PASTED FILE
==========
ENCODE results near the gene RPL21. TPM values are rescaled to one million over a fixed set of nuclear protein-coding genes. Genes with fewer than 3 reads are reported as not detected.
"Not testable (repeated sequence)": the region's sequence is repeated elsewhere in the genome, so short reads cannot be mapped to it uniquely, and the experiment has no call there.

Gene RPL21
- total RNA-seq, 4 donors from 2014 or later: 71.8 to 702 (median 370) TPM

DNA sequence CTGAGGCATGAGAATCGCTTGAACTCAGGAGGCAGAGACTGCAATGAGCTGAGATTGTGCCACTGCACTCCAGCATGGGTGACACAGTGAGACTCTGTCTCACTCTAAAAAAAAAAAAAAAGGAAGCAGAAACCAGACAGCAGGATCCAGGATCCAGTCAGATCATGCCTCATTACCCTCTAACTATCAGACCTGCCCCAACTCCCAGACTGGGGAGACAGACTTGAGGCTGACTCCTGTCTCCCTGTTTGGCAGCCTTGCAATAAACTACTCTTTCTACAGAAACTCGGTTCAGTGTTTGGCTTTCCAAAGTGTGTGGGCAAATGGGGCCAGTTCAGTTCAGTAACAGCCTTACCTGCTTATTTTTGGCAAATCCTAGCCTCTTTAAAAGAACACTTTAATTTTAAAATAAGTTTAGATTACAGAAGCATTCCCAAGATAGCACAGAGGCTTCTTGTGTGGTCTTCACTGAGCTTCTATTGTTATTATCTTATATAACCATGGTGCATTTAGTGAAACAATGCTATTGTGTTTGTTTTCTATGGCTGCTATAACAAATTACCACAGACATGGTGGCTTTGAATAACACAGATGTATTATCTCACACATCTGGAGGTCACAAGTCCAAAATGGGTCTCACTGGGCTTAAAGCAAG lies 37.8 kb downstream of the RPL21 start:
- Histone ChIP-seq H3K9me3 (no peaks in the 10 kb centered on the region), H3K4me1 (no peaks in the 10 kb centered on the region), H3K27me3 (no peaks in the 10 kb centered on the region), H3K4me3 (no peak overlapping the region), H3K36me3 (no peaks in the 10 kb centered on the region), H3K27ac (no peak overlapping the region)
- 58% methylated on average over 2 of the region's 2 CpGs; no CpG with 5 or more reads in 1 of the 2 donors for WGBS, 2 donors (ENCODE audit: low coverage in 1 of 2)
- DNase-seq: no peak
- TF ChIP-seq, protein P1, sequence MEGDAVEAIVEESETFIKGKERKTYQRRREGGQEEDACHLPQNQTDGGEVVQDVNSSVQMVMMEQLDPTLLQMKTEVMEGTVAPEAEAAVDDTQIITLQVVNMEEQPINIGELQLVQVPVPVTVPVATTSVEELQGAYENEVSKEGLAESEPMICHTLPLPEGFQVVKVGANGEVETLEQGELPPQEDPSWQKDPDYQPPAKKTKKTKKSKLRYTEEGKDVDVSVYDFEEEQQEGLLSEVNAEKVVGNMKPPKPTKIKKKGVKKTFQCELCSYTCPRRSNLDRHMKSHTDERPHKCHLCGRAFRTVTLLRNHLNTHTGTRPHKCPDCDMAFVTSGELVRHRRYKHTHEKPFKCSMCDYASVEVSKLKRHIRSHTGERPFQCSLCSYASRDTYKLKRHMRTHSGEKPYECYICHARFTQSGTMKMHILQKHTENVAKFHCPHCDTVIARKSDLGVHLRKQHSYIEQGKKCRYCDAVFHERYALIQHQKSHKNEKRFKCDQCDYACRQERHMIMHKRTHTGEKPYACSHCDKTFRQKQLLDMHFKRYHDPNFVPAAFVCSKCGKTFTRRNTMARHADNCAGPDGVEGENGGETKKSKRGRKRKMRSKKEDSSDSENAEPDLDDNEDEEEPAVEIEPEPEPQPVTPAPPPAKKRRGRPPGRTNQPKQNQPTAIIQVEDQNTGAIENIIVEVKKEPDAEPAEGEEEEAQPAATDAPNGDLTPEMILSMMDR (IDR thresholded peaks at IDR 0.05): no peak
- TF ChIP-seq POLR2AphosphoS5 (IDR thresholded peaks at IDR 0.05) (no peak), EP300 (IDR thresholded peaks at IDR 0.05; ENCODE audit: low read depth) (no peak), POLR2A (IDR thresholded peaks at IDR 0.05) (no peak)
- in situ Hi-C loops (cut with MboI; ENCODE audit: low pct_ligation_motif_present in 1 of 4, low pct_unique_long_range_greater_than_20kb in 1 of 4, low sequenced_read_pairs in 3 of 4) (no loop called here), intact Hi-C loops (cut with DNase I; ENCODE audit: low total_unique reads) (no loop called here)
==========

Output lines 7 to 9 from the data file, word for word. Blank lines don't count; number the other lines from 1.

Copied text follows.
- 58% methylated on average over 2 of the region's 2 CpGs; no CpG with 5 or more reads in 1 of the 2 donors for WGBS, 2 donors (ENCODE audit: low coverage in 1 of 2)
- DNase-seq: no peak
- TF ChIP-seq, protein P1, sequence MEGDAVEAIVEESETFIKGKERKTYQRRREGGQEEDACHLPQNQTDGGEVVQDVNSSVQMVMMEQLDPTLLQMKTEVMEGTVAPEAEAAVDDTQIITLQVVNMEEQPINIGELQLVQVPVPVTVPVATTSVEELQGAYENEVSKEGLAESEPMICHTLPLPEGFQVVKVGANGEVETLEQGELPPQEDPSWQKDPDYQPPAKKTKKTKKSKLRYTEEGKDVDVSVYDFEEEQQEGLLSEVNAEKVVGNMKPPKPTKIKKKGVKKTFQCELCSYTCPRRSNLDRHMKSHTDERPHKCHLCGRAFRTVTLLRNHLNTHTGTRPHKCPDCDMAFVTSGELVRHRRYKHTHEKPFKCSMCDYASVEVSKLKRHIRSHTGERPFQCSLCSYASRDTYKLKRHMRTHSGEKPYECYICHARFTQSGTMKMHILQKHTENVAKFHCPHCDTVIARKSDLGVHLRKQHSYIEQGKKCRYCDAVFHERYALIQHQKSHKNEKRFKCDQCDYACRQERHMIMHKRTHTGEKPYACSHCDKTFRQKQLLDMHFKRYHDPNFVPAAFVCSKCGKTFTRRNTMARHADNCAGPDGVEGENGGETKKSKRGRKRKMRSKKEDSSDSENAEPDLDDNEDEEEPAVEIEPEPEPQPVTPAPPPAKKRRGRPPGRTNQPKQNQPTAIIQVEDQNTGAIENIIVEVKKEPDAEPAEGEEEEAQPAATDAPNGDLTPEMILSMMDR (IDR thresholded peaks at IDR 0.05): no peak